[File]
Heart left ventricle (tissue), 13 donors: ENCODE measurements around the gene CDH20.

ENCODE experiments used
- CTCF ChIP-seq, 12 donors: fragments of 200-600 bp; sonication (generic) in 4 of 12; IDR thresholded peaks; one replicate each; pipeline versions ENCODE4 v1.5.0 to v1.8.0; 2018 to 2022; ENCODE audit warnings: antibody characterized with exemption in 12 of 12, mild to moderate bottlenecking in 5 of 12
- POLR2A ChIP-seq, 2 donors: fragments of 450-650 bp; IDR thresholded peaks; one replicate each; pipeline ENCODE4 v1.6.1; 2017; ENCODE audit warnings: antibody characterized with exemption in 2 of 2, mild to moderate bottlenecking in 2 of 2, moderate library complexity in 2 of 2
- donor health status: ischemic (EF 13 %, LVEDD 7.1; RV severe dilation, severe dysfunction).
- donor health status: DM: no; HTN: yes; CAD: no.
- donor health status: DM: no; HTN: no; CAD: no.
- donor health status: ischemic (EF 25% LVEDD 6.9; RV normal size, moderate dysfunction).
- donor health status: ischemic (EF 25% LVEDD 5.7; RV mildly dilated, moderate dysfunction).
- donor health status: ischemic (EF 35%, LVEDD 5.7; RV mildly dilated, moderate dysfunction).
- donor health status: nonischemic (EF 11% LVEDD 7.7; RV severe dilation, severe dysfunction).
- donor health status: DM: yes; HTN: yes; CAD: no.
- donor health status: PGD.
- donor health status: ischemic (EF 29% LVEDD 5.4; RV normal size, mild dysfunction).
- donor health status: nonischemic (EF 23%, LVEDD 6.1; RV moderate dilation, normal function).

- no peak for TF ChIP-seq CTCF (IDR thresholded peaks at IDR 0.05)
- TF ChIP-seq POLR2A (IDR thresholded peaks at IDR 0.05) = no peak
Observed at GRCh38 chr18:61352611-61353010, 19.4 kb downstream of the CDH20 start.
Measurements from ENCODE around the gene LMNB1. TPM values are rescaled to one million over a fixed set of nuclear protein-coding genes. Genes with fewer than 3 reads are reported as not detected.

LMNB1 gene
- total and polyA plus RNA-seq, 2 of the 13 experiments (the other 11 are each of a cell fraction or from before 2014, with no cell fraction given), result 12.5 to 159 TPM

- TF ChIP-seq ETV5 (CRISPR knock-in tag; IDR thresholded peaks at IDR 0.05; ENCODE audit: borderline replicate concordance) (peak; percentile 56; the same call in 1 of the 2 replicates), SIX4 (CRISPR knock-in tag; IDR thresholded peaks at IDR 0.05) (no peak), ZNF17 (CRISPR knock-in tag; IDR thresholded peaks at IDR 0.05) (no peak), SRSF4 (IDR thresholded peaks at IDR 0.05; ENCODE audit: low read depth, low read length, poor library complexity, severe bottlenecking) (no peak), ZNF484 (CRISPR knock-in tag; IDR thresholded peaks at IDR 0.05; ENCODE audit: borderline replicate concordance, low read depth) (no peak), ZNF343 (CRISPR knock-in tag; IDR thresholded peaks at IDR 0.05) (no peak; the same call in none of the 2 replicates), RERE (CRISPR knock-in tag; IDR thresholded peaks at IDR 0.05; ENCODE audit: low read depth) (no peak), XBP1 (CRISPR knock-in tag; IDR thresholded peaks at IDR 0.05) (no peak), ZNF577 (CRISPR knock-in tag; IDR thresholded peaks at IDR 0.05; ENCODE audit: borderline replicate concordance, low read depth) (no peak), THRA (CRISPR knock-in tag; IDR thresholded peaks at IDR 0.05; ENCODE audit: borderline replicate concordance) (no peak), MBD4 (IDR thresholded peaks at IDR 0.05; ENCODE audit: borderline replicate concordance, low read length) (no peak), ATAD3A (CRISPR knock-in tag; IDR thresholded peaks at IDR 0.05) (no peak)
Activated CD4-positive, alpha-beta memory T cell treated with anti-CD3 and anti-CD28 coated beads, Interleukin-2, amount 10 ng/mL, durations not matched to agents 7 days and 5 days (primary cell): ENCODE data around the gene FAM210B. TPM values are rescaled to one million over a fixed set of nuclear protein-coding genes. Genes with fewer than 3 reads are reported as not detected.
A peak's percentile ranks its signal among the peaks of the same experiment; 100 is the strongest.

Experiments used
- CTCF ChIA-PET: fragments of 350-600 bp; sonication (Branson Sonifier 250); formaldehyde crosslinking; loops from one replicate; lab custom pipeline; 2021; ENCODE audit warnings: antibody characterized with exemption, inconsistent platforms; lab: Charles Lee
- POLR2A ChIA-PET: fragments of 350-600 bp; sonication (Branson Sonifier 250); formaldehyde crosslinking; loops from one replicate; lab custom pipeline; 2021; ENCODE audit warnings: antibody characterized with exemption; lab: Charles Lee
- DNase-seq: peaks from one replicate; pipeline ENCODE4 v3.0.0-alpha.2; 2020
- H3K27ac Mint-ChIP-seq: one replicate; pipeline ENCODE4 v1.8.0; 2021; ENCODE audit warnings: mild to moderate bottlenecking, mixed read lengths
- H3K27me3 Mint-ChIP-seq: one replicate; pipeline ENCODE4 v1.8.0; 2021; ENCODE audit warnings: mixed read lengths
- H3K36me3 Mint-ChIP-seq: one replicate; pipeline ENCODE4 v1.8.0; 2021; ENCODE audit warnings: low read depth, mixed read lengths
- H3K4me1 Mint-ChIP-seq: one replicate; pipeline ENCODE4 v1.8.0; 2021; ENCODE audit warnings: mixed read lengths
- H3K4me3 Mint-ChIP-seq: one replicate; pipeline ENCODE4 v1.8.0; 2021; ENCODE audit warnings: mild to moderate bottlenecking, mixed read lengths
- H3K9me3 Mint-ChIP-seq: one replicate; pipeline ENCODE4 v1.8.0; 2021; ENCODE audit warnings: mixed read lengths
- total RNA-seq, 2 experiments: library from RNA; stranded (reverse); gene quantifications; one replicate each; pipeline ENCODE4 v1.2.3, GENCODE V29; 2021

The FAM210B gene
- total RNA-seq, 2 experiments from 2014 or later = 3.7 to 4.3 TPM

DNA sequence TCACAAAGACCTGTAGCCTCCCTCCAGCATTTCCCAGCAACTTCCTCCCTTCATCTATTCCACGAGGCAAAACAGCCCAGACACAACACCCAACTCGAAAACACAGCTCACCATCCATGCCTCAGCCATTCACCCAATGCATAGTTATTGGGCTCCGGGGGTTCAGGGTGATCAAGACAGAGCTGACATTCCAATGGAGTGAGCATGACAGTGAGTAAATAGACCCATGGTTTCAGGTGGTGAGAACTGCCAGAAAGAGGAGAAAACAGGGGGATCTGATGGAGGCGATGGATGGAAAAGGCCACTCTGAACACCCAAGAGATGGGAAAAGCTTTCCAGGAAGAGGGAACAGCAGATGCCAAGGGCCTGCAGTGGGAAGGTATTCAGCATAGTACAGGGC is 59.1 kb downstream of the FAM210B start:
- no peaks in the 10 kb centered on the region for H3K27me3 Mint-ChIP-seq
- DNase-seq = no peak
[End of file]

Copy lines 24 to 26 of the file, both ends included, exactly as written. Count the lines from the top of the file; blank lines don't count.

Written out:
A peak's percentile ranks its signal among the peaks of the same experiment; 100 is the strongest.

Experiments used
- CTCF ChIA-PET: fragments of 350-600 bp; sonication (Branson Sonifier 250); formaldehyde crosslinking; loops from one replicate; lab custom pipeline; 2021; ENCODE audit warnings: antibody characterized with exemption, inconsistent platforms; lab: Charles Lee